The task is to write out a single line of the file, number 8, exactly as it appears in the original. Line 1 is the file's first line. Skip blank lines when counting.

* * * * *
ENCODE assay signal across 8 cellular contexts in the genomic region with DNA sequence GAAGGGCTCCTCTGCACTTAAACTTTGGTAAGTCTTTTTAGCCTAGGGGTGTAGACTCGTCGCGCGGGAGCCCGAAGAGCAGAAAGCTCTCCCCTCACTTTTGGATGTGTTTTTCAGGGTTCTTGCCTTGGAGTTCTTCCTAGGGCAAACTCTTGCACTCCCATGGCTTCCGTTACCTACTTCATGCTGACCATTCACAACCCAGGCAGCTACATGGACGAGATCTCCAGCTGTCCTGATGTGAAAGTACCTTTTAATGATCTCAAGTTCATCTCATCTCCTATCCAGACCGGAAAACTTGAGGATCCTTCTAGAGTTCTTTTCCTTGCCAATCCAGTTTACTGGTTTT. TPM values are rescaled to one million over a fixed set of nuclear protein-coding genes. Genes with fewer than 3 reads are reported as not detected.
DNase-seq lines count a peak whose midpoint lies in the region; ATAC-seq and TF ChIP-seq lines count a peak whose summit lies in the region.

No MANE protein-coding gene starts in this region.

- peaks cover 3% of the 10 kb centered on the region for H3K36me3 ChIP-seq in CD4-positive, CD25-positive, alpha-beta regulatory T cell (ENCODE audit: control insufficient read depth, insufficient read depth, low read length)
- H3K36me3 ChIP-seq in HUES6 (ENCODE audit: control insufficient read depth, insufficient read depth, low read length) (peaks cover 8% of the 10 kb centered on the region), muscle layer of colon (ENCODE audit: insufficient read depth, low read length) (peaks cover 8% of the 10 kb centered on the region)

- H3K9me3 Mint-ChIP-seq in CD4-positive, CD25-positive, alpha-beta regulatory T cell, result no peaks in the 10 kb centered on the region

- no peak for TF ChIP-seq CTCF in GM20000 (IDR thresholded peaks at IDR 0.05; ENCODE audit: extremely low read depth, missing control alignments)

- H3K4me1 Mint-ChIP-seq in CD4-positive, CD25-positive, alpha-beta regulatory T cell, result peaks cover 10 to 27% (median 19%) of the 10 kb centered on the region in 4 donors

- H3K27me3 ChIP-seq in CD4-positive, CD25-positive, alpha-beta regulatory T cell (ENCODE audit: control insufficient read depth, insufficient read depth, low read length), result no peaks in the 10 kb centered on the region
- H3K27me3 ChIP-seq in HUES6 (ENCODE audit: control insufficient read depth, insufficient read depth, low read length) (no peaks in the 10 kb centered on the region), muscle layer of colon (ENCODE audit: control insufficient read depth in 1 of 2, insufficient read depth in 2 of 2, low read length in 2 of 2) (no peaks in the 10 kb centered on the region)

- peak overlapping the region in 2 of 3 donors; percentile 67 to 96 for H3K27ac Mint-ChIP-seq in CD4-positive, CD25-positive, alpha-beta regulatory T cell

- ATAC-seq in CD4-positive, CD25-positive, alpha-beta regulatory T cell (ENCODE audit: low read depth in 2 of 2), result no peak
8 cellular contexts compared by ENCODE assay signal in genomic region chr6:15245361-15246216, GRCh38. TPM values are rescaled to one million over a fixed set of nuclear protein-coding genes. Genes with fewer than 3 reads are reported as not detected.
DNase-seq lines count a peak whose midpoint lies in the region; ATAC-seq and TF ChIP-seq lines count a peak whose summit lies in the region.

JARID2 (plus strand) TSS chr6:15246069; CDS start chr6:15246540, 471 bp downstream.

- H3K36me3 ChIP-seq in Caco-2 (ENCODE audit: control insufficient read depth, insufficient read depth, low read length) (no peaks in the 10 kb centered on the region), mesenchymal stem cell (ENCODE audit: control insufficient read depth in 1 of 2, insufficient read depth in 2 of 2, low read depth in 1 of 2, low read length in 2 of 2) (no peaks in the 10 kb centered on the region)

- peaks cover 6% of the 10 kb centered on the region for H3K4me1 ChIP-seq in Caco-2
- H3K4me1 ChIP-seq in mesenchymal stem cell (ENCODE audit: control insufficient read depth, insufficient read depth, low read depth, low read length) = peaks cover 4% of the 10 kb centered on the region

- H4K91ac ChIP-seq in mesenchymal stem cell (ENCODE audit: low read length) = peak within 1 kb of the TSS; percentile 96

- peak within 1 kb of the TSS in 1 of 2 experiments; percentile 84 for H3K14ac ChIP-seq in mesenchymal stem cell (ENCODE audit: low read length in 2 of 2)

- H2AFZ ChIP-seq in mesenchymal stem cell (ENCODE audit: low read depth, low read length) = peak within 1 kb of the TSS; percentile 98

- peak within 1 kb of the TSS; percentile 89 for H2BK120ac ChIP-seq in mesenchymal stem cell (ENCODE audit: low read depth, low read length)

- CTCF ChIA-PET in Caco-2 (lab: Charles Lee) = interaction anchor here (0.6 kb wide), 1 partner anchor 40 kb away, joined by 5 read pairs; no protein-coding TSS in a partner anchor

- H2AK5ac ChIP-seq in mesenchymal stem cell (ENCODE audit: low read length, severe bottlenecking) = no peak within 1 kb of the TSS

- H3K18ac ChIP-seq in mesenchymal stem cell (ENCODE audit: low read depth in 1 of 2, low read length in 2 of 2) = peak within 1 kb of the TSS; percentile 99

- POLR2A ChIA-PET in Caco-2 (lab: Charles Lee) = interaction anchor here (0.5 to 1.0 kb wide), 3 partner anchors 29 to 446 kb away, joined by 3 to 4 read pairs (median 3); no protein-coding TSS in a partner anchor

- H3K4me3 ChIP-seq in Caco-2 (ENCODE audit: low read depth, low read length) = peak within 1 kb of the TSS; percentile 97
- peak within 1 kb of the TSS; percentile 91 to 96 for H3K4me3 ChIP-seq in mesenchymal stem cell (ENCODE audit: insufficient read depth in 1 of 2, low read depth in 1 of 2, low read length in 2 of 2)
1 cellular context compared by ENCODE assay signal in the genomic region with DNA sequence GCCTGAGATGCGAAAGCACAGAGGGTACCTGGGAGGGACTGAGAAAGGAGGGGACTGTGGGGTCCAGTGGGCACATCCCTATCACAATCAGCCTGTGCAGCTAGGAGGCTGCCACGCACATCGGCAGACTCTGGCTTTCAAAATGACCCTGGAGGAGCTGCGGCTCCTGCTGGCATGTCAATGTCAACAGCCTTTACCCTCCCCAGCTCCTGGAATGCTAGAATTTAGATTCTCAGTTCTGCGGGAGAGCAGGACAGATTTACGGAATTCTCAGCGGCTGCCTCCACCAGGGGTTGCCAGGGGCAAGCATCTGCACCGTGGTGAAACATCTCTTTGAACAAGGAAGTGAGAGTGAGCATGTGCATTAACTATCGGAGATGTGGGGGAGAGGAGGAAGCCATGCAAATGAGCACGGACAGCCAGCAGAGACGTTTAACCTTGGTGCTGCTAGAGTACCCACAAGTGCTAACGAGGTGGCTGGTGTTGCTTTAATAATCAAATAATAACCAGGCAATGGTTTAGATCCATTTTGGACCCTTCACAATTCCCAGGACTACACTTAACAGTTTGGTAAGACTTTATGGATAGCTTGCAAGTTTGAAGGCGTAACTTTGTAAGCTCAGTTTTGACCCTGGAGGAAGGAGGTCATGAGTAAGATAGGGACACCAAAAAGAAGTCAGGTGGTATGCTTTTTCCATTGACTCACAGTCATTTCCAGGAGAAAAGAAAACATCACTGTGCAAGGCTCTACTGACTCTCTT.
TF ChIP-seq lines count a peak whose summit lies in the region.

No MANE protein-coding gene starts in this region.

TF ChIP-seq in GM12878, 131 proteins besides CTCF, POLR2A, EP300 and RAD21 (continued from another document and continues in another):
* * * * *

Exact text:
- H3K4me1 Mint-ChIP-seq in CD4-positive, CD25-positive, alpha-beta regulatory T cell, result peaks cover 10 to 27% (median 19%) of the 10 kb centered on the region in 4 donors